Am 12.04.2018 um 11:49 schrieb Lucas Stach:
Am Donnerstag, den 12.04.2018, 11:35 +0200 schrieb Christian König:
Am 12.04.2018 um 11:11 schrieb Lucas Stach:
Am Mittwoch, den 11.04.2018, 20:26 +0200 schrieb Christian König:
Am 11.04.2018 um 19:11 schrieb Robin Murphy:
For dma_map_sg(), DMA API implementations are free to merge consecutive
segments into a single DMA mapping if conditions are suitable, thus the
resulting DMA addresses may be packed into fewer entries than
ttm->sg->nents implies.

drm_prime_sg_to_page_addr_arrays() does not account for this, meaning
its callers either have to reject the 0 < count < nents case or risk
getting bogus addresses back later. Fortunately this is relatively easy
to deal with having to rejig structures to also store the mapped count,
since the total DMA length should still be equal to the total buffer
length. All we need is a separate scatterlist cursor to iterate the DMA
addresses separately from the CPU addresses.
Mhm, I think I like Sinas approach better.

See the hardware actually needs the dma_address on a page by page basis.

Joining multiple consecutive pages into one entry is just additional
overhead which we don't need.
But setting MAX_SEGMENT_SIZE will probably prevent an IOMMU that might
be in front of your GPU to map large pages as such, causing additional
overhead by means of additional TLB misses and page walks on the IOMMU
side.

And wouldn't you like to use huge pages at the GPU side, if the IOMMU
already provides you the service of producing one large consecutive
address range, rather than mapping them via a number of small pages?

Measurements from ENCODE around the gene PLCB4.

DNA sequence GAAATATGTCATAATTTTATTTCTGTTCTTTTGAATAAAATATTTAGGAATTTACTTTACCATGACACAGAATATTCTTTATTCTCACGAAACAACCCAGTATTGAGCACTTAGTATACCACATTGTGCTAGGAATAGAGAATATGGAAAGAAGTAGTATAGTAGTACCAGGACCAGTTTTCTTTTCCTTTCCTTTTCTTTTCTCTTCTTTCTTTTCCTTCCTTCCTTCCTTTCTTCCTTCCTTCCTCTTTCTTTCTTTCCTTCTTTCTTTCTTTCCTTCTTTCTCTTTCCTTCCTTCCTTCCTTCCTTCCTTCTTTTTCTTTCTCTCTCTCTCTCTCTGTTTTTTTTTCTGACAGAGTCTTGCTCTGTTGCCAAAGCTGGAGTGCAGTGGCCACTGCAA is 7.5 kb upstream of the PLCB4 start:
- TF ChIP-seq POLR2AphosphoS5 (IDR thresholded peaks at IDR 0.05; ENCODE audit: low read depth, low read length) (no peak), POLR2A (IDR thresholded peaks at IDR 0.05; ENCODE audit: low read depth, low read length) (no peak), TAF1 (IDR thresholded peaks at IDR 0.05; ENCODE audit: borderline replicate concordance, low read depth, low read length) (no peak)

No, I wouldn't like to use that. We're already using that :)

But we use huge pages by allocating consecutive chunks of memory so that
both the CPU as well as the GPU can increase their TLB hit rate.
I'm not convinced that this is a universal win. Many GPU buffers aren't
accessed by the CPU and allocating huge pages puts much more strain on
the kernel MM subsystem.

Yeah, we indeed see the extra overhead during allocation.

What currently happens is that the DMA subsystem tries to coalesce
multiple pages into on SG entry and we de-coalesce that inside the
driver again to create our random access array.
I guess the right thing would be to have a flag that tells the the DMA
implementation to not coalesce the entries. But (ab-)using max segment
size tells the DMA API to split the segments if they are larger than
the given size, which is probably not what you want either as you now
need to coalesce the segments again when you are mapping real huge
pages.

No, even with huge pages I need an array with every single dma address for a 4K pages (or whatever the normal page size is).

The problem is that I need a random access array for the DMA addresses, even when they are continuously.

I agree that max segment size is a bit ugly here, but at least for radeon, amdgpu and pretty much TTM in general it is exactly what I need.

I could fix TTM to not need that, but for radeon and amdgpu it is the hardware which needs this.

Christian.


That is a huge waste of memory and CPU cycles and I actually wanted to
get rid of it for quite some time now. Sinas approach seems to be a good
step into the right direction to me to actually clean that up.

Detecting such a condition is much easier if the DMA map implementation
gives you the coalesced scatter entries.
A way which preserves both path would be indeed nice to have, but that
only allows for the TLB optimization for the GPU and not the CPU any
more. So I actually see that as really minor use case.
Some of the Tegras have much larger TLBs and better page-walk
performance on the system IOMMU compared to the GPU MMU, so they would
probably benefit a good deal even if the hugepage optimization only
targets the GPU side.

Regards,
Lucas

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